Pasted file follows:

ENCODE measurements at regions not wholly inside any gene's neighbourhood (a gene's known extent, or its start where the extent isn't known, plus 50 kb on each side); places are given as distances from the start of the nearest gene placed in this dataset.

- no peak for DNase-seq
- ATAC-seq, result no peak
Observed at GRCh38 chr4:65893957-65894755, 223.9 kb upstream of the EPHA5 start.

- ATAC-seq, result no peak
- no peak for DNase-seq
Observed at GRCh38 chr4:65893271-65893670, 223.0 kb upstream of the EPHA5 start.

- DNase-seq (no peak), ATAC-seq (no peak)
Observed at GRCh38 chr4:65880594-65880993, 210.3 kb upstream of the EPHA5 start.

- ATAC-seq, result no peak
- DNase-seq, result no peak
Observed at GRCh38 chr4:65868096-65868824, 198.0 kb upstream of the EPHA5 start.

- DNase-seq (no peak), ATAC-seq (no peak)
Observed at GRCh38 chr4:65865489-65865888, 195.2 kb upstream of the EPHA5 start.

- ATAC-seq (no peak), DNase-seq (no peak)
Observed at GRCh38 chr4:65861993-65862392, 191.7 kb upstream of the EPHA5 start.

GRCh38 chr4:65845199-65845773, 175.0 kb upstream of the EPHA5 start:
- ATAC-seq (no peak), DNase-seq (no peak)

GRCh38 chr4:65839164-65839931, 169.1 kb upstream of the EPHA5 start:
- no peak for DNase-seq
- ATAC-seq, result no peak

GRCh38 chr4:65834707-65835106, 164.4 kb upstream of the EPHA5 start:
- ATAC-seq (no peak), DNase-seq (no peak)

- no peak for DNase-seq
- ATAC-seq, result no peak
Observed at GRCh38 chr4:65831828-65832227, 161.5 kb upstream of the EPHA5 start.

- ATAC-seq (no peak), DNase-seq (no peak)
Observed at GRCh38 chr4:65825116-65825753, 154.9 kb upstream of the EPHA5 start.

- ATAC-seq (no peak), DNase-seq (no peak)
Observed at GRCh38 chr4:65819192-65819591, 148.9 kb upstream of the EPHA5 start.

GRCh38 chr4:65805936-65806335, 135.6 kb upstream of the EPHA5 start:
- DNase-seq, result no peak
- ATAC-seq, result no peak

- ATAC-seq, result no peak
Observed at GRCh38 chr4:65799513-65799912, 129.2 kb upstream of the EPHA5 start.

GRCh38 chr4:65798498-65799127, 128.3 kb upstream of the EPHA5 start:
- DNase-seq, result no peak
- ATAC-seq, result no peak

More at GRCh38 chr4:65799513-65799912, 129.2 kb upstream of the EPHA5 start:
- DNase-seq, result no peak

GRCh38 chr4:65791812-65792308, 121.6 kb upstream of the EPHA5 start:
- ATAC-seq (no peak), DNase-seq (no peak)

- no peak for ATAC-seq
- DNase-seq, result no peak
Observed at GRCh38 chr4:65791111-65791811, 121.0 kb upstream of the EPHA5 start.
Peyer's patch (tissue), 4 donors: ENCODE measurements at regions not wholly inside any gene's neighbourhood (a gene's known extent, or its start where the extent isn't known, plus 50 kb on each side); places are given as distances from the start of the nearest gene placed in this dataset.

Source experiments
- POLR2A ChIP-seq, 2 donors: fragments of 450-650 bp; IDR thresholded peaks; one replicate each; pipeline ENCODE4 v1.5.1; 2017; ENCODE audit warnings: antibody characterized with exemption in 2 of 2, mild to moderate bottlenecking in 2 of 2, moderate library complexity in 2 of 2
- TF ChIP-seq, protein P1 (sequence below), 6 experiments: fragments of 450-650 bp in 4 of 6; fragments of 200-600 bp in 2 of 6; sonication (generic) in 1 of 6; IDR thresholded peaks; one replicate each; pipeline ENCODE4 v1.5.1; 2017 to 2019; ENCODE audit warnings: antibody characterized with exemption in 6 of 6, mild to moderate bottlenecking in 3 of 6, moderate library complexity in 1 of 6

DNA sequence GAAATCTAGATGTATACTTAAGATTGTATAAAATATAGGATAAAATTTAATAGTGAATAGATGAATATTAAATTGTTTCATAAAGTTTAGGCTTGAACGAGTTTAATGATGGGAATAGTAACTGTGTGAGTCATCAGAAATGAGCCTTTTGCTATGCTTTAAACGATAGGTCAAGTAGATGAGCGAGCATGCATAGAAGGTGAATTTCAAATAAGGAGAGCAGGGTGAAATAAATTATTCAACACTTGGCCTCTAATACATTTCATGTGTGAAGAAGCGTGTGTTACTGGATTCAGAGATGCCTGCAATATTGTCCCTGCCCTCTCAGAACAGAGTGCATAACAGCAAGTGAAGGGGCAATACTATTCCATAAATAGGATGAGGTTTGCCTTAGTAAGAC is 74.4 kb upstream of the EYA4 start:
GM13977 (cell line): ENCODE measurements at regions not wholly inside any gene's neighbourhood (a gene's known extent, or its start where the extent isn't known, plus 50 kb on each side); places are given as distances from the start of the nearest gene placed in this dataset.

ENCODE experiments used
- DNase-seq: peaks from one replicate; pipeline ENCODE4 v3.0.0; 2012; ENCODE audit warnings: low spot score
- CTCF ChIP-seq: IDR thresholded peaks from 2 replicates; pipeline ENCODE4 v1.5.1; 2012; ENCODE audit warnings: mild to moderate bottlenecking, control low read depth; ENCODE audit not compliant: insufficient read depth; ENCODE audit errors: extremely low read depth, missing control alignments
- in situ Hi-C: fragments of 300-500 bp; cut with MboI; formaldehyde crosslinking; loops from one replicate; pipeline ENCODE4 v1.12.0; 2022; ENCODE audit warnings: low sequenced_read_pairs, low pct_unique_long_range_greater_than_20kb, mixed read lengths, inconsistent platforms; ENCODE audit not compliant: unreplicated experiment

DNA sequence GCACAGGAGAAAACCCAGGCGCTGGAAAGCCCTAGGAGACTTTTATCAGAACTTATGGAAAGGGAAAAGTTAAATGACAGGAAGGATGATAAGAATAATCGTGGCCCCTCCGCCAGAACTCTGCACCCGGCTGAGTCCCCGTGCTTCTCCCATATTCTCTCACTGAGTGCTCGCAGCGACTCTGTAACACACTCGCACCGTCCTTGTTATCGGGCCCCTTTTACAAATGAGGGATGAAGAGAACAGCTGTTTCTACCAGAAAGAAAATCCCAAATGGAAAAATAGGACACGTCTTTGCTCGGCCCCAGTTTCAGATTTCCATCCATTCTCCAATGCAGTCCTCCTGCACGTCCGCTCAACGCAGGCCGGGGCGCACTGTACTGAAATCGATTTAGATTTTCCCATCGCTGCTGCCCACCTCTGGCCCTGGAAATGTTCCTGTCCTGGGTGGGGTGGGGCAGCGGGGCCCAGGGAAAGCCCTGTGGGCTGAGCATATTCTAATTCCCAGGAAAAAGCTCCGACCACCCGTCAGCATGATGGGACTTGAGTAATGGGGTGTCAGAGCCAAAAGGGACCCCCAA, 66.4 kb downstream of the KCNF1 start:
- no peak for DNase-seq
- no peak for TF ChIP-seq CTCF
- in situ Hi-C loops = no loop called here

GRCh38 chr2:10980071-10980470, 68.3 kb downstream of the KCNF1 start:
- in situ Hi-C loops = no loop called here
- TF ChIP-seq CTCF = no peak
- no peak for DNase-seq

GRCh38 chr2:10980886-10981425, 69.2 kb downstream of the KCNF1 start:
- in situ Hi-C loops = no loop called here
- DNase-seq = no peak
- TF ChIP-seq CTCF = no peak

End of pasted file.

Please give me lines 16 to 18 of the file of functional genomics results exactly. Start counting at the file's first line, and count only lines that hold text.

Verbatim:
Observed at GRCh38 chr4:65861993-65862392, 191.7 kb upstream of the EPHA5 start.

GRCh38 chr4:65845199-65845773, 175.0 kb upstream of the EPHA5 start:
- ATAC-seq (no peak), DNase-seq (no peak)